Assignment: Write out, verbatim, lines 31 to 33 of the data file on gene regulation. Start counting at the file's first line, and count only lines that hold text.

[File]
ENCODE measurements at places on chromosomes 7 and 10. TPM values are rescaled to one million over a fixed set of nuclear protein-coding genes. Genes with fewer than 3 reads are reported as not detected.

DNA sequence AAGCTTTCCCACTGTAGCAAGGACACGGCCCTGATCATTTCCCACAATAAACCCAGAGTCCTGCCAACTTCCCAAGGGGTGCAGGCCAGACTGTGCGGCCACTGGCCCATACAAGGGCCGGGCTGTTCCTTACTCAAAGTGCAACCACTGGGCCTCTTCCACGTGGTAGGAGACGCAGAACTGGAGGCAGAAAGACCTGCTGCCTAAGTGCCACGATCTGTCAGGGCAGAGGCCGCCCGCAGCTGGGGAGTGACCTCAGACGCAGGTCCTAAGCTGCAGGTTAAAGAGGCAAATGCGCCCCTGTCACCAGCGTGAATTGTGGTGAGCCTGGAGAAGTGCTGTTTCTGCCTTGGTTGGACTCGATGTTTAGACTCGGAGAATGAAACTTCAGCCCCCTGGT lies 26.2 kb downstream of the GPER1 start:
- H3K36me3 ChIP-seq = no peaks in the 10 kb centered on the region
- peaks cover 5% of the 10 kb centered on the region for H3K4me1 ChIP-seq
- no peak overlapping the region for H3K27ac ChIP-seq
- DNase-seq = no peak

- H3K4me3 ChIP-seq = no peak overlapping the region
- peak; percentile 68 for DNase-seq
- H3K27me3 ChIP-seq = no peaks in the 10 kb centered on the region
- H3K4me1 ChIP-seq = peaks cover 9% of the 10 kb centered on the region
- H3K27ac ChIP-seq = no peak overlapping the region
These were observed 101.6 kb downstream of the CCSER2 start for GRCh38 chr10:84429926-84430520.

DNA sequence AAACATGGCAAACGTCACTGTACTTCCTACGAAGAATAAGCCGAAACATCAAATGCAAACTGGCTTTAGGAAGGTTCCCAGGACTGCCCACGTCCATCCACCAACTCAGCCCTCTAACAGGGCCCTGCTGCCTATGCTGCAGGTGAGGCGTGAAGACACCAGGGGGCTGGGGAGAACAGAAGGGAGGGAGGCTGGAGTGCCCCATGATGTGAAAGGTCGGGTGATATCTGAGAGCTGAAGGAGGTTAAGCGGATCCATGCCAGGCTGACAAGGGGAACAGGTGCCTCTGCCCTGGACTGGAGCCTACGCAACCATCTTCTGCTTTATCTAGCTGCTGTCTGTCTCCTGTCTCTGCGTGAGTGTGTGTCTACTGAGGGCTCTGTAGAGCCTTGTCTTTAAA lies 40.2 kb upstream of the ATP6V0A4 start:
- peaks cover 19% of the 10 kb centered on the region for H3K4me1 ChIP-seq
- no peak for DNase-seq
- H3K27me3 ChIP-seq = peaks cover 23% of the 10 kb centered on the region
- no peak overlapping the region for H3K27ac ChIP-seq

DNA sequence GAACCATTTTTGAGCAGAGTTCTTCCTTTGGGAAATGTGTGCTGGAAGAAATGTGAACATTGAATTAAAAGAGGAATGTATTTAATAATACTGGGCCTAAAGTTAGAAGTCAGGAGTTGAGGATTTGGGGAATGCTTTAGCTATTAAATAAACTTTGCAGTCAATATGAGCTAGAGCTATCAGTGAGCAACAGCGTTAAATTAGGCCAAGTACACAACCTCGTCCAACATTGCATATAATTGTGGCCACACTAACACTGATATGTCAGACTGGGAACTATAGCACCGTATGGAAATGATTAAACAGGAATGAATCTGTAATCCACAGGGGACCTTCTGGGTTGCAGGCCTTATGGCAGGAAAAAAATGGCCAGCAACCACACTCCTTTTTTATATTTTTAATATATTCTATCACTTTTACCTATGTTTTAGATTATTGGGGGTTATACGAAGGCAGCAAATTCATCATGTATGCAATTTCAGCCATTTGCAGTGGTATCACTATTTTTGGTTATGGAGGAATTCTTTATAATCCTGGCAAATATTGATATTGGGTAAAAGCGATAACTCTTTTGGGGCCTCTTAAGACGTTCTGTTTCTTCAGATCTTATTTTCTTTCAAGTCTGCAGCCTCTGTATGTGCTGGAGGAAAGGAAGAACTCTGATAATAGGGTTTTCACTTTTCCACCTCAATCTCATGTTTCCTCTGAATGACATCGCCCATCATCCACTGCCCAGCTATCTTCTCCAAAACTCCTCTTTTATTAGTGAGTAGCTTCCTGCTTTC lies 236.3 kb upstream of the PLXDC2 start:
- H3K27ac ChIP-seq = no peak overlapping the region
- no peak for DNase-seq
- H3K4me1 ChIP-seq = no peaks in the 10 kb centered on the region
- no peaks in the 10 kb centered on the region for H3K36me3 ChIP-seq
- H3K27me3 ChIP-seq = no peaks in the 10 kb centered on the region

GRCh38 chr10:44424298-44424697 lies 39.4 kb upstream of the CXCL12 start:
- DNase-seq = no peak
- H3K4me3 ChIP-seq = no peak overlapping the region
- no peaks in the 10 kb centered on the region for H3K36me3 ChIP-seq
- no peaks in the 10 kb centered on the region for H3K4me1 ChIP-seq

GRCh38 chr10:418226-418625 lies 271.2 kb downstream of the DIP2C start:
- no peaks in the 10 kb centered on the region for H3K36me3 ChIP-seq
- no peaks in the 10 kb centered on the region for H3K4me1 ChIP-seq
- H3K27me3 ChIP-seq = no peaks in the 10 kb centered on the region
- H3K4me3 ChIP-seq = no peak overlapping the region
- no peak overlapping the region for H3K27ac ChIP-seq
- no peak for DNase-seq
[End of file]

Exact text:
- no peaks in the 10 kb centered on the region for H3K4me1 ChIP-seq
- H3K27me3 ChIP-seq = no peaks in the 10 kb centered on the region
- H3K4me3 ChIP-seq = no peak overlapping the region